One in ten British women find sex painful, according to a study by the International Journal of Obstetrics and Gynaecology. But pain can be interpreted in so many ways. What if we told you that some women can’t have sex without tearing?
That sex for some women causes the same pain and trauma as childbirth? That’s the reality for Jillian Currie, 27, who founded the Queens of Eve community, which brings women suffering from all kinds of vaginal conditions together.
She candidly opened up about her experience in a recent Instagram post: “My vulval tearing happens right at the base of the vaginal opening, and only when trying to have sex (vulval pain is daily however),” she began.
“But recently, I am tearing on both sides of my labia just from touching it to wash, or I’ve found my skin to be itchy and even from a gentle rub to relieve this it tears. Trying to shower with split skin stings so much, dabbing loo roll on there after a wee, and wearing underwear. The thought of someone else touching me fills me with dread.”
Naturally, her condition has affected her relationships, and the last time she was having “healthy” sex with a partner was seven years ago, when she was 20. Her tearing issue began during an abusive relationship which began in 2015, but to this date, Currie is unsure if there’s a link. She references ‘jock itch’, a contagious fungal infection which causes a red and itchy rash, which she says her partner at the time suffered with and so could be a potential cause for the tearing, but having had endless treatments ever since, she’s still no closer to a ‘normal’ sex life.
Her relationships have also suffered in their own right. “The lack of sex in this relationship due to cheating on me, made my confidence incredibly low. I was never touched sexually and felt like a spare part. What made this worse is a couple of years later, my most recent partner did the same thing. Not the abusive part, but the no sex part. To have two partners back to back who didn’t seem very interested in sex has made me recoil into my shell even more. Then came the pandemic, leaving me feeling like I don’t even know how to have sex anymore. Not with confidence anyway.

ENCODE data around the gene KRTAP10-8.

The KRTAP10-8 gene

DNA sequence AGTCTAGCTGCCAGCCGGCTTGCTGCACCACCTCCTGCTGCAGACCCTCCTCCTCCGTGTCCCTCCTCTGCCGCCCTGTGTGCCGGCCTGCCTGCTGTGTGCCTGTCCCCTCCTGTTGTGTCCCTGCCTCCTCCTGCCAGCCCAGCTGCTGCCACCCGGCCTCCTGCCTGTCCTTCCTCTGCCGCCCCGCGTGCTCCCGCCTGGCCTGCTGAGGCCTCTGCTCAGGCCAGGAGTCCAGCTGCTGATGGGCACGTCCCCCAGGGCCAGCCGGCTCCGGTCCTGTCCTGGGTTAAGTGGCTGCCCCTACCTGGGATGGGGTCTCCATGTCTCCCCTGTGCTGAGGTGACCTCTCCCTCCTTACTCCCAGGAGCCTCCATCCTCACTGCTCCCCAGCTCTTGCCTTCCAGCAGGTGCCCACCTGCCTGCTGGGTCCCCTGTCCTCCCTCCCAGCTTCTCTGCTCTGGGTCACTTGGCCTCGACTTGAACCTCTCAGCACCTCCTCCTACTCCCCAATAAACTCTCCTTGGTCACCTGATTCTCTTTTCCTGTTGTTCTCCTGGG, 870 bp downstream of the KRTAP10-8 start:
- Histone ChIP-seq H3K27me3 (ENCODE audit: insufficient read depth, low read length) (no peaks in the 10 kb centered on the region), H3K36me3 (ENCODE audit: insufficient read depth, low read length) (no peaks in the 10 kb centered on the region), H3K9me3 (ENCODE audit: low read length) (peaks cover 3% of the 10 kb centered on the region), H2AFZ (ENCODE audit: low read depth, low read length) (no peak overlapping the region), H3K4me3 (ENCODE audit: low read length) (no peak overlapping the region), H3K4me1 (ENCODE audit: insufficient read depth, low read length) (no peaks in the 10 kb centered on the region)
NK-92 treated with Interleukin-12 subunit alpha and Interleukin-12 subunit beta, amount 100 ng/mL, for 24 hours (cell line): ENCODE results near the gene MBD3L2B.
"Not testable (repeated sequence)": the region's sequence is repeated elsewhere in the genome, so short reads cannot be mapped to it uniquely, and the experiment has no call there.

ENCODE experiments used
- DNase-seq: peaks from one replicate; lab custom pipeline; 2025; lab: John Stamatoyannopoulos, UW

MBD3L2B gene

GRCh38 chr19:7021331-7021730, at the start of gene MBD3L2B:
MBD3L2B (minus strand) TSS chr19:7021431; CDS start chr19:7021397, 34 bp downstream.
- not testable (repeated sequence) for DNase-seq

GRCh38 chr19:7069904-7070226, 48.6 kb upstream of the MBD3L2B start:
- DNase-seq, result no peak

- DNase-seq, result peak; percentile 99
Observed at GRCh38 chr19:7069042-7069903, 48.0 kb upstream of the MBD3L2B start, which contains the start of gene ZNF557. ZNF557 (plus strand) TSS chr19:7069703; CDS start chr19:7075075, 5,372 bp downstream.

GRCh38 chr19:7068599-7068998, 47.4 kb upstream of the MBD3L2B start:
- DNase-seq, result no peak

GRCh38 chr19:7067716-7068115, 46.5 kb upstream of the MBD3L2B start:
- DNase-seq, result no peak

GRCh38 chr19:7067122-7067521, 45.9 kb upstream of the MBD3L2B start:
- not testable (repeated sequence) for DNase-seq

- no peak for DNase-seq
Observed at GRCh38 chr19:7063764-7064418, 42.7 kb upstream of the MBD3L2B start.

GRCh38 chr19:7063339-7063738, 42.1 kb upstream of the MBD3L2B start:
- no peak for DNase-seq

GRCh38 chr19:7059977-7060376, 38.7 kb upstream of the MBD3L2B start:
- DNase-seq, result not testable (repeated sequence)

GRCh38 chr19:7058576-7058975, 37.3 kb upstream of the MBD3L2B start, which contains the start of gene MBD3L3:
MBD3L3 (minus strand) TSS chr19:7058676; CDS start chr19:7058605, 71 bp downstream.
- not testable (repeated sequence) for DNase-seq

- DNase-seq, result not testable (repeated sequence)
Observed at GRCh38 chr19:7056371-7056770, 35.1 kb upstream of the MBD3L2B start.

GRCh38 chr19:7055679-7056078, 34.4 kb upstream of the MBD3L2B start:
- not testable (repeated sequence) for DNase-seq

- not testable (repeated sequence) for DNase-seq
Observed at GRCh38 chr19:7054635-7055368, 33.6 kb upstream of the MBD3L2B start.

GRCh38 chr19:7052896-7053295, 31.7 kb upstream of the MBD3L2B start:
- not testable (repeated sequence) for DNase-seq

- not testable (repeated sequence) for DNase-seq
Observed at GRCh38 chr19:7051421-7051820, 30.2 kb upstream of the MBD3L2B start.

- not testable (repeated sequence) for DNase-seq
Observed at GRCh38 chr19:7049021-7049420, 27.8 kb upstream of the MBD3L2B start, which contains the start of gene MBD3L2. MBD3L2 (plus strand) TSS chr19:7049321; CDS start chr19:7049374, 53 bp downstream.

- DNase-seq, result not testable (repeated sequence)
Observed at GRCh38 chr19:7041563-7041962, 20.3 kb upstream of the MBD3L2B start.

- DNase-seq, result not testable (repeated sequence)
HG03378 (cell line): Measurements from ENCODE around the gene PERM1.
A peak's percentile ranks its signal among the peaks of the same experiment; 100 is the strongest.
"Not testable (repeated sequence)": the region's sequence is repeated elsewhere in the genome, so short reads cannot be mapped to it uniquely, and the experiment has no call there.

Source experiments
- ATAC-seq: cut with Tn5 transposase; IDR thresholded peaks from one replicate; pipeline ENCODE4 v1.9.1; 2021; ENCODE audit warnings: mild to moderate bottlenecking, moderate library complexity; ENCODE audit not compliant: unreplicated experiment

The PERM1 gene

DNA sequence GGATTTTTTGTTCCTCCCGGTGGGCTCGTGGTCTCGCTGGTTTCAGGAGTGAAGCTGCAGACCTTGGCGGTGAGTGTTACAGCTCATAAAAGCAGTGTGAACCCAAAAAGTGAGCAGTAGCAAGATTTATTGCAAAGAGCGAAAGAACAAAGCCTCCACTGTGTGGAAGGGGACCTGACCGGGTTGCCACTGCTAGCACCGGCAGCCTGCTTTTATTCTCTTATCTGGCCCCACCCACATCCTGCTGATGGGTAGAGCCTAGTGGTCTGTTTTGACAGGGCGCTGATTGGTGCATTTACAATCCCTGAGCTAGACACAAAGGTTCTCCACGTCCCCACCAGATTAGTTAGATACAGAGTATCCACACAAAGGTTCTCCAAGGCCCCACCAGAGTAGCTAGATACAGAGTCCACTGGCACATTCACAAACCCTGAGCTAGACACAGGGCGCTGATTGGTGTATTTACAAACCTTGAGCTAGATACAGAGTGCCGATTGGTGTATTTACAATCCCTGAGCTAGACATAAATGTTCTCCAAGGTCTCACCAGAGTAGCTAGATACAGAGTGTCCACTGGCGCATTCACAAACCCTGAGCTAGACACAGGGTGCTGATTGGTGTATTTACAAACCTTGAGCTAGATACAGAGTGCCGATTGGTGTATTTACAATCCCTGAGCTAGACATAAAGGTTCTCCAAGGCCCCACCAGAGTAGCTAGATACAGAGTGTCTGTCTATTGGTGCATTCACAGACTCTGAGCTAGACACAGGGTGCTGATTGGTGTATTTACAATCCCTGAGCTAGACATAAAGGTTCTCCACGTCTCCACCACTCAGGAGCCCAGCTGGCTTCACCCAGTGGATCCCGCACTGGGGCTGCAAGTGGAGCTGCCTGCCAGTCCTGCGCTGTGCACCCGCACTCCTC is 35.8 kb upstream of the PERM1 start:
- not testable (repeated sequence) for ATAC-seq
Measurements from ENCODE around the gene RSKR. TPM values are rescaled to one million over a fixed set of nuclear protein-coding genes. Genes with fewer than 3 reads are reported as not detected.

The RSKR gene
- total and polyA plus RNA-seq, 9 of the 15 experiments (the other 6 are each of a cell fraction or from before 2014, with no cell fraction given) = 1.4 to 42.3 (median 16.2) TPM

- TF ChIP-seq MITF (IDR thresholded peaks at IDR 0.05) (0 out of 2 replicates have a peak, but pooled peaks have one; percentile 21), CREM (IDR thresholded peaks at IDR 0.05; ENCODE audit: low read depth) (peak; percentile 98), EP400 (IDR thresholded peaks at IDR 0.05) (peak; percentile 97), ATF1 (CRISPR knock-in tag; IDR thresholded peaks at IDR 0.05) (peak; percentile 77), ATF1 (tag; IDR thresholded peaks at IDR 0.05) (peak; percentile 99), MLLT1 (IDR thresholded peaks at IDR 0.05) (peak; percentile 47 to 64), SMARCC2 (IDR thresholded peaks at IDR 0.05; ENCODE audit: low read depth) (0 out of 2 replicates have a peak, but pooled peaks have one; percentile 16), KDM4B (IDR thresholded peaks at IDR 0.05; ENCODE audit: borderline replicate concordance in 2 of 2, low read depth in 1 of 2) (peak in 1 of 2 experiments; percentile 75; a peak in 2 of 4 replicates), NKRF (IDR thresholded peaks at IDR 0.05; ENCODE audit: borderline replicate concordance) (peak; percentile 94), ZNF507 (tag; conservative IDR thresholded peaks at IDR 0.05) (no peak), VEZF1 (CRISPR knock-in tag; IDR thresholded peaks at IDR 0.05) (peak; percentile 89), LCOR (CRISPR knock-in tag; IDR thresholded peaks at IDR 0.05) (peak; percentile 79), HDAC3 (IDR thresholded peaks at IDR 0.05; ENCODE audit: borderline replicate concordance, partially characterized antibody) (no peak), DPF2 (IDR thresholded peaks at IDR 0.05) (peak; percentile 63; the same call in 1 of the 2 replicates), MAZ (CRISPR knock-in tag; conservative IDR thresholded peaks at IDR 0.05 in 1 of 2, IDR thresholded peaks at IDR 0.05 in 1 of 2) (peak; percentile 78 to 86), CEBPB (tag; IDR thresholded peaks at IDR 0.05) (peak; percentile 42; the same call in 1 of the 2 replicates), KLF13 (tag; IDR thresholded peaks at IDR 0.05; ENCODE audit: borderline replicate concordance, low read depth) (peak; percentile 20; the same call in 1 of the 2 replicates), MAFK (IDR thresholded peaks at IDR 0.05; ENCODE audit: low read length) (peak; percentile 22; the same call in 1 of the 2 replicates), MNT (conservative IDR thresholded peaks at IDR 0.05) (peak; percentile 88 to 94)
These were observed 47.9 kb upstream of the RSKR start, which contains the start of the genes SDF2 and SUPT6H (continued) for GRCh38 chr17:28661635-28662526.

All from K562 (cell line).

“I don’t feel sexy, I feel unloved and unwanted. Like I’ve been put on a shelf, but combine that with not being able to feel sexy because I have to wear cotton big girl’s pants, always have something wrong with my vulva/vagina and can’t physically enjoy sex without pain. I feel like I would let any future partner down. They would need to be incredibly understanding.”
Cementing her diagnosis is one of the most frustrating and unsettling parts, not least for not knowing what will soothe symptoms, but for feeling like she doesn’t belong: “What is wrong with me? I was tested for LS (lichen sclerosus), but it was negative, yet most nurses I see tell me I don’t have much anatomy (a key sign of LS),” she concludes. “Is my immune system attacking itself? Am I allergic? Living without a diagnosis is hard, if you can relate, you’re not alone.”
It’s for the same purpose behind Currie’s post – to let other women know that they’re not alone – that we’re sharing this article. And sure enough, several of Currie’s followers took to the comments section to chime in with their own experiences. “I am married and I am lucky to have such a wonderful caring husband,” one wrote. “I have provoked vestibulodunia with tearing on the posterior forcette. I worry daily it will eventually break us and he will find someone with a ‘normal vag’.”
Another said: “I feel you on the letting your partner down situation. This for me was one of the hardest feelings despite the pain. You are not alone and we’ve got you. I highly recommend psychosexual therapy to support in the journey around your previous relationships.”
And a third added: “I found your page after googling my issues. I’m now 33 and have never had a healthy sex life due to tearing. I can’t tell you how much it’s meant to me to find you and feel like I’m not alone. It’s a very miserable and lonely journey, but you’ve helped me feel less self-critical and embarrassed.”
If any of these sound like you and you’re still yet to have pinned down a diagnosis, we’d recommend seeing a gynaecologist who specialises in vaginal conditions to give you more precise advice. If you have, however, identified lichen sclerosus as the cause, which Currie initially believed to have been presenting her issues, it’s not the be all and end all.
Dr Jill Krapf, an obstetrician-gynaecologist who works at the Center for Vulvovaginal Disorders in Washington D.C. and specialises in vulvar pain, often shares insight on her own Instagram. These are her recommendations for treatment.
Medical treatments for LS
- Ultra-potent topical steroids such as clobetasol 0.0.5% ointment.
- Topical calcineurin inhibitors such as tacrolimus, pimecrolimus.
- Platelet-Rich Plasma (PRP) – injecting patient’s own platelets (obtained from blood) into the tissue.
Energy-based treatment for LS
- Photodynamic therapy.
- High intensity focused ultrasound.
- Fractional CO2 laser therapy.
Again, we implore you to see a specialist for more specific advice relating to your own case, but know that you are absolutely not alone.